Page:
Cider Mag Winter 2015 Issue 52 - Page 55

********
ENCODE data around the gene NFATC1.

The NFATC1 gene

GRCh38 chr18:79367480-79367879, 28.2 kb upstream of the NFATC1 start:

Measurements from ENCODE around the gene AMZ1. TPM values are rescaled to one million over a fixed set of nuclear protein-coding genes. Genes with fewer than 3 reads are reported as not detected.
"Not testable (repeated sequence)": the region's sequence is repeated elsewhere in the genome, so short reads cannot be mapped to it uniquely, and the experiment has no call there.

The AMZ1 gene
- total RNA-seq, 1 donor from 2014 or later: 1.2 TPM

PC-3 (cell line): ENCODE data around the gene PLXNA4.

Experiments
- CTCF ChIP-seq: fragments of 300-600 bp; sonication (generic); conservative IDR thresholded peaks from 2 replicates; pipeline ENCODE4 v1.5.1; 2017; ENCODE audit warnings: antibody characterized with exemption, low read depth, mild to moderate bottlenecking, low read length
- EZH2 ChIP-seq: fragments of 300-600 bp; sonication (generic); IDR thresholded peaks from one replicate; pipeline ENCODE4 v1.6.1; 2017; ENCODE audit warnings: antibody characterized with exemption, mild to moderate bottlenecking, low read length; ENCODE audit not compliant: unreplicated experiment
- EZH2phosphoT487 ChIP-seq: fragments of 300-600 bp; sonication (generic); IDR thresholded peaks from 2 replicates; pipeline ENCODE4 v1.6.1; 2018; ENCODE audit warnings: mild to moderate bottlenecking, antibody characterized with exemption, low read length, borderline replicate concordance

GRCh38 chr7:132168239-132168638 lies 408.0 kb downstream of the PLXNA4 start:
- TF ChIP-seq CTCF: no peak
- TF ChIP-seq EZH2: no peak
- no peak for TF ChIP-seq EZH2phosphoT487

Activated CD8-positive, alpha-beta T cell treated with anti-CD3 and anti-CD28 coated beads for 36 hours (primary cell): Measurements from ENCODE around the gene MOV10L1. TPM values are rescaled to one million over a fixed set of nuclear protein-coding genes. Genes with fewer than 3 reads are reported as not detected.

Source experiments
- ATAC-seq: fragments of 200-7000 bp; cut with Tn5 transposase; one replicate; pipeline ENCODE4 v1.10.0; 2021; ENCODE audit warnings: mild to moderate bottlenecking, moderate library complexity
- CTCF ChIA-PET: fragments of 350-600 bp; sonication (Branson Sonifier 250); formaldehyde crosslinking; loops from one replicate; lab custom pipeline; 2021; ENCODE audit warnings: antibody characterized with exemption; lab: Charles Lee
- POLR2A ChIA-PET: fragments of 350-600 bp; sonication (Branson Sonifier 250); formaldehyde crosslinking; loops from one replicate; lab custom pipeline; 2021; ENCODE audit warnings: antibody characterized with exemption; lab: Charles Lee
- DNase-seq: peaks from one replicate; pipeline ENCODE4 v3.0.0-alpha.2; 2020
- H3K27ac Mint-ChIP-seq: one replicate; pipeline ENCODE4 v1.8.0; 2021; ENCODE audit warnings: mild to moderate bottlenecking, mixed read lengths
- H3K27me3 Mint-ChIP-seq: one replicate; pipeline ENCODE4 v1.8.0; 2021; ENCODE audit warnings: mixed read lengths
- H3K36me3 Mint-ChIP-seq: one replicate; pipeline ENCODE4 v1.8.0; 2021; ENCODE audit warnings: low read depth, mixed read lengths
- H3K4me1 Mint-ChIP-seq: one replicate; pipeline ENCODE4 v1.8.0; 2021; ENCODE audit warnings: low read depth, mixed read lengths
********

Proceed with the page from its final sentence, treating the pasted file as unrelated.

song Hayward penned with The Moody Blues during a dark time in the his life. The banter was mostly light, but he pointed out how certain songs came to be and what they meant to him now, all these years later. After playing a few songs by himself, he was joined by 25 year old guitar virtuoso Mike Dawes. This guy is an unreal talent. Dawes was also the opening act and played mostly original instrumentals and a unique cover of Gotye’s “Somebody That I Used To Know.” He added a percussive element to these quiet yet powerful rearrangements that allowed for Hayward to experiment and bounce around a little bit. This onstage outfit was rounded out with third member Julie Ragin, who provided keyboard, tambourine and backing vocals. Someone who is used to seeing The Moody Blues many times would no doubt be refreshed and maybe surprised that this trio effectively filled in the sound with minimal tools at their disposal. Hayward has a recently released folk and country-western tinged solo record called Spirits of the Western Sky, which he played selections from from, including "What You Resist Persists", "One Day, Someday", and "The Western Sky". One song off that album I had not heard yet called "The Eastern Sun" blew me away. With a wispy, crisp and delicate finger picking style, Hayward delivered what was at that point the highlight of the evening. His voice was clear and direct and as beautiful and sincere as anything he has written. Not thinking “The Eastern Sun” could be topped, he strummed the opening notes to one of my all-time favorite Moody’s songs, "Never Comes the Day." This single from their fourth and sometimes overlooked album On Winter • 2015 the Threshold of a Dream was the definitive highlight for me. It starts off soft but gradually builds to a powerful and soul-baring decree about “giving a little bit more and taking a little bit less” from one another as humans. H